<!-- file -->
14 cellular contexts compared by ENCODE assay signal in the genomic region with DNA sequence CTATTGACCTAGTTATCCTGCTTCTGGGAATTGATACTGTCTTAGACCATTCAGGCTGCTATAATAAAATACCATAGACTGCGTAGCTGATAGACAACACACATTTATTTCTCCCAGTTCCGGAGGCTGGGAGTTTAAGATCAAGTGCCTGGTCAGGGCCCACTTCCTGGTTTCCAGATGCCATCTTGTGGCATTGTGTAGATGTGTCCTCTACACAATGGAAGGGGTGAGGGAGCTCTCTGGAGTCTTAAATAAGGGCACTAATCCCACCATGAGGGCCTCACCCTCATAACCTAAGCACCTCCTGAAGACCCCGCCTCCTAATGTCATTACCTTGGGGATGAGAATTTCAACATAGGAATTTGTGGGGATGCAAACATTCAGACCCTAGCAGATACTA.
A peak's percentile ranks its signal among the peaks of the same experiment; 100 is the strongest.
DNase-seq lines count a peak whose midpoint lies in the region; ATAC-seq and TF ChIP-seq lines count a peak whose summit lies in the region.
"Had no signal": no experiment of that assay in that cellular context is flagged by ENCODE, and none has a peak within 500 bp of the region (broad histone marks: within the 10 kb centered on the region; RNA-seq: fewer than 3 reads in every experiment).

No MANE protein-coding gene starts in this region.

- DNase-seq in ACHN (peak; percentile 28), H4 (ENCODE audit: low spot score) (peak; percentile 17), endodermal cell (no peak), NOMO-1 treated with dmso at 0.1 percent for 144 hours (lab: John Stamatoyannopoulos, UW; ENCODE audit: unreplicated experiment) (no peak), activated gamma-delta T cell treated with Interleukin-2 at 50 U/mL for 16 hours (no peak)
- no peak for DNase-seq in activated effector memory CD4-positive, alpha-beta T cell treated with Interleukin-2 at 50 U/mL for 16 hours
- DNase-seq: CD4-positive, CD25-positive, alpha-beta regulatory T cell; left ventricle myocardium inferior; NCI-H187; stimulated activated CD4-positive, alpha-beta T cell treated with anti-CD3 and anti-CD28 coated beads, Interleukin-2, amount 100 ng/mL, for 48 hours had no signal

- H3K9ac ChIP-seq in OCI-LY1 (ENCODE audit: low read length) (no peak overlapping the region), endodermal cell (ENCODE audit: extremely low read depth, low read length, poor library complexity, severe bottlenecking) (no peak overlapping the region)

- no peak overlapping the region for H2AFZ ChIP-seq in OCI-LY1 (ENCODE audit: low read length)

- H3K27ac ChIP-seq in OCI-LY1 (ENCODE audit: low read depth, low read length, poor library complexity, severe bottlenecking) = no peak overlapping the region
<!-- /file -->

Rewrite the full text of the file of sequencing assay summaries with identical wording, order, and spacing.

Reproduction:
14 cellular contexts compared by ENCODE assay signal in the genomic region with DNA sequence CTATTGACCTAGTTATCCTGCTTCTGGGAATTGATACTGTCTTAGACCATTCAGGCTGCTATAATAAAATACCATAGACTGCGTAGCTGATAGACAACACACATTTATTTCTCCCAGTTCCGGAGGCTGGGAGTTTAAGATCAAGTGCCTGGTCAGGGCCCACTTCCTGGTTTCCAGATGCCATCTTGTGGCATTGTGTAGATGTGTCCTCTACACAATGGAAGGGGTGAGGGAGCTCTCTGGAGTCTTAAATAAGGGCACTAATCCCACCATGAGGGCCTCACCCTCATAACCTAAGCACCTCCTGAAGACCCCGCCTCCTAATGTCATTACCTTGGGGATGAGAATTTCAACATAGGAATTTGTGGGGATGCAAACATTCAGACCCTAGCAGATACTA.
A peak's percentile ranks its signal among the peaks of the same experiment; 100 is the strongest.
DNase-seq lines count a peak whose midpoint lies in the region; ATAC-seq and TF ChIP-seq lines count a peak whose summit lies in the region.
"Had no signal": no experiment of that assay in that cellular context is flagged by ENCODE, and none has a peak within 500 bp of the region (broad histone marks: within the 10 kb centered on the region; RNA-seq: fewer than 3 reads in every experiment).

No MANE protein-coding gene starts in this region.

- DNase-seq in ACHN (peak; percentile 28), H4 (ENCODE audit: low spot score) (peak; percentile 17), endodermal cell (no peak), NOMO-1 treated with dmso at 0.1 percent for 144 hours (lab: John Stamatoyannopoulos, UW; ENCODE audit: unreplicated experiment) (no peak), activated gamma-delta T cell treated with Interleukin-2 at 50 U/mL for 16 hours (no peak)
- no peak for DNase-seq in activated effector memory CD4-positive, alpha-beta T cell treated with Interleukin-2 at 50 U/mL for 16 hours
- DNase-seq: CD4-positive, CD25-positive, alpha-beta regulatory T cell; left ventricle myocardium inferior; NCI-H187; stimulated activated CD4-positive, alpha-beta T cell treated with anti-CD3 and anti-CD28 coated beads, Interleukin-2, amount 100 ng/mL, for 48 hours had no signal

- H3K9ac ChIP-seq in OCI-LY1 (ENCODE audit: low read length) (no peak overlapping the region), endodermal cell (ENCODE audit: extremely low read depth, low read length, poor library complexity, severe bottlenecking) (no peak overlapping the region)

- no peak overlapping the region for H2AFZ ChIP-seq in OCI-LY1 (ENCODE audit: low read length)

- H3K27ac ChIP-seq in OCI-LY1 (ENCODE audit: low read depth, low read length, poor library complexity, severe bottlenecking) = no peak overlapping the region